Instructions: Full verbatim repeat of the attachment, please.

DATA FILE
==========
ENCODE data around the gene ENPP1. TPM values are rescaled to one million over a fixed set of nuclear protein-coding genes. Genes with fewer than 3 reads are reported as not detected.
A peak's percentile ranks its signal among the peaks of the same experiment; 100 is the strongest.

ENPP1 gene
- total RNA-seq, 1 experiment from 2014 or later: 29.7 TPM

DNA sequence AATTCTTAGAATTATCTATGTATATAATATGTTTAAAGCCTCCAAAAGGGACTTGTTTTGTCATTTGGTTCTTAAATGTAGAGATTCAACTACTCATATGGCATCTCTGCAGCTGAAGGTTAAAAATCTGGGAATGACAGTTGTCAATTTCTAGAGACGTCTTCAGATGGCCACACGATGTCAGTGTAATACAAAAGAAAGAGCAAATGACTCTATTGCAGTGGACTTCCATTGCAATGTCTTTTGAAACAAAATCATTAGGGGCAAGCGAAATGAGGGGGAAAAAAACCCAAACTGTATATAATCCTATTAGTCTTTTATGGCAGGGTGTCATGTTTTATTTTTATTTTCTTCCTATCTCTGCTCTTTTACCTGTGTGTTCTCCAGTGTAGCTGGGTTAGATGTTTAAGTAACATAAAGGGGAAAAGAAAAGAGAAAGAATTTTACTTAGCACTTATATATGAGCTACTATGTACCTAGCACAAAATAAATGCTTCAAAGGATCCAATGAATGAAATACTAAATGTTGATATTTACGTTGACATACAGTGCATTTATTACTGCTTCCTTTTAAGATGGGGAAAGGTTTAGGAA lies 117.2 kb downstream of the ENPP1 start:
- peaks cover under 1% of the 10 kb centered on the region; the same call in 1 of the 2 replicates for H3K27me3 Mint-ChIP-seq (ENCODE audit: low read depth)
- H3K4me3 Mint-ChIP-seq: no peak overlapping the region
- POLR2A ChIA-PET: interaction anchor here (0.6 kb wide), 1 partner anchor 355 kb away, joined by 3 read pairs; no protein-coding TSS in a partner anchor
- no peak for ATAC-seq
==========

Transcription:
ENCODE data around the gene ENPP1. TPM values are rescaled to one million over a fixed set of nuclear protein-coding genes. Genes with fewer than 3 reads are reported as not detected.
A peak's percentile ranks its signal among the peaks of the same experiment; 100 is the strongest.

ENPP1 gene
- total RNA-seq, 1 experiment from 2014 or later: 29.7 TPM

DNA sequence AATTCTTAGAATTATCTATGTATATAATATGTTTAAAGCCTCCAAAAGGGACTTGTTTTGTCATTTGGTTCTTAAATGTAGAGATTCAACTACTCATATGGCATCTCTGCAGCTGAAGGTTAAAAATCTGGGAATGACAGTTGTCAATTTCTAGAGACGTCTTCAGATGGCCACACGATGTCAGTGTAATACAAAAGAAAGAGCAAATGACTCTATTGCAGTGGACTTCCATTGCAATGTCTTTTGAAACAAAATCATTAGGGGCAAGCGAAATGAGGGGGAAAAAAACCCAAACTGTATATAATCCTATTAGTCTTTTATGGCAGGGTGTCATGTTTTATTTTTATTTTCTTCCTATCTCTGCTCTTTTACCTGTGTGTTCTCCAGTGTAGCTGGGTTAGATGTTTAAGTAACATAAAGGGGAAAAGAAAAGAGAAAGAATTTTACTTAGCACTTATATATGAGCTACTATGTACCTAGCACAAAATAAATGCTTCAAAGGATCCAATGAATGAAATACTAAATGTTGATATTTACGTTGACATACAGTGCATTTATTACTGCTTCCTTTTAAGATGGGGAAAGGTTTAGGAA lies 117.2 kb downstream of the ENPP1 start:
- peaks cover under 1% of the 10 kb centered on the region; the same call in 1 of the 2 replicates for H3K27me3 Mint-ChIP-seq (ENCODE audit: low read depth)
- H3K4me3 Mint-ChIP-seq: no peak overlapping the region
- POLR2A ChIA-PET: interaction anchor here (0.6 kb wide), 1 partner anchor 355 kb away, joined by 3 read pairs; no protein-coding TSS in a partner anchor
- no peak for ATAC-seq